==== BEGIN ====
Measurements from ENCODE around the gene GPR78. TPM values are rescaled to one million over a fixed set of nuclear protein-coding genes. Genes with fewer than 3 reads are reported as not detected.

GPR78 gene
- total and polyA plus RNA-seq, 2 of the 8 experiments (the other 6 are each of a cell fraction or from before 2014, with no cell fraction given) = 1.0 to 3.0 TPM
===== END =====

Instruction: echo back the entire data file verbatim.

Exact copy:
Measurements from ENCODE around the gene GPR78. TPM values are rescaled to one million over a fixed set of nuclear protein-coding genes. Genes with fewer than 3 reads are reported as not detected.

GPR78 gene
- total and polyA plus RNA-seq, 2 of the 8 experiments (the other 6 are each of a cell fraction or from before 2014, with no cell fraction given) = 1.0 to 3.0 TPM